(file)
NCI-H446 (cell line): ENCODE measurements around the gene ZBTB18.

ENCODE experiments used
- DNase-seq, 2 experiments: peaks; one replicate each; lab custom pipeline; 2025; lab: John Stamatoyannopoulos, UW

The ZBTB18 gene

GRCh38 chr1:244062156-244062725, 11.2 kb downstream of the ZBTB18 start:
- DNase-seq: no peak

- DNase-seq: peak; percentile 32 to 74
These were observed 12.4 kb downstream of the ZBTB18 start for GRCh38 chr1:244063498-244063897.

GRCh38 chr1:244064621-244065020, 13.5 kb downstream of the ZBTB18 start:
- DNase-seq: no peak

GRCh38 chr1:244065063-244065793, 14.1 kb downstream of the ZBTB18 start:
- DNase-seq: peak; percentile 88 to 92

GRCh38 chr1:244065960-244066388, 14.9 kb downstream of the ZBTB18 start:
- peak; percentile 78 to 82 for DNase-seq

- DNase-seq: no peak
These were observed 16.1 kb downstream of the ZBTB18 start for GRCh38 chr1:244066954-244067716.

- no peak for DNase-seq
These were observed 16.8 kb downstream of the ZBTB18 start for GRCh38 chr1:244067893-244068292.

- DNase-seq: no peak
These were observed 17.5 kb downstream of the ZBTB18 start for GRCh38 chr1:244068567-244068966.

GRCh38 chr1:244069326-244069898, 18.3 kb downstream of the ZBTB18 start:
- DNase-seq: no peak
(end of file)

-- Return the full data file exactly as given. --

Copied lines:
NCI-H446 (cell line): ENCODE measurements around the gene ZBTB18.

ENCODE experiments used
- DNase-seq, 2 experiments: peaks; one replicate each; lab custom pipeline; 2025; lab: John Stamatoyannopoulos, UW

The ZBTB18 gene

GRCh38 chr1:244062156-244062725, 11.2 kb downstream of the ZBTB18 start:
- DNase-seq: no peak

- DNase-seq: peak; percentile 32 to 74
These were observed 12.4 kb downstream of the ZBTB18 start for GRCh38 chr1:244063498-244063897.

GRCh38 chr1:244064621-244065020, 13.5 kb downstream of the ZBTB18 start:
- DNase-seq: no peak

GRCh38 chr1:244065063-244065793, 14.1 kb downstream of the ZBTB18 start:
- DNase-seq: peak; percentile 88 to 92

GRCh38 chr1:244065960-244066388, 14.9 kb downstream of the ZBTB18 start:
- peak; percentile 78 to 82 for DNase-seq

- DNase-seq: no peak
These were observed 16.1 kb downstream of the ZBTB18 start for GRCh38 chr1:244066954-244067716.

- no peak for DNase-seq
These were observed 16.8 kb downstream of the ZBTB18 start for GRCh38 chr1:244067893-244068292.

- DNase-seq: no peak
These were observed 17.5 kb downstream of the ZBTB18 start for GRCh38 chr1:244068567-244068966.

GRCh38 chr1:244069326-244069898, 18.3 kb downstream of the ZBTB18 start:
- DNase-seq: no peak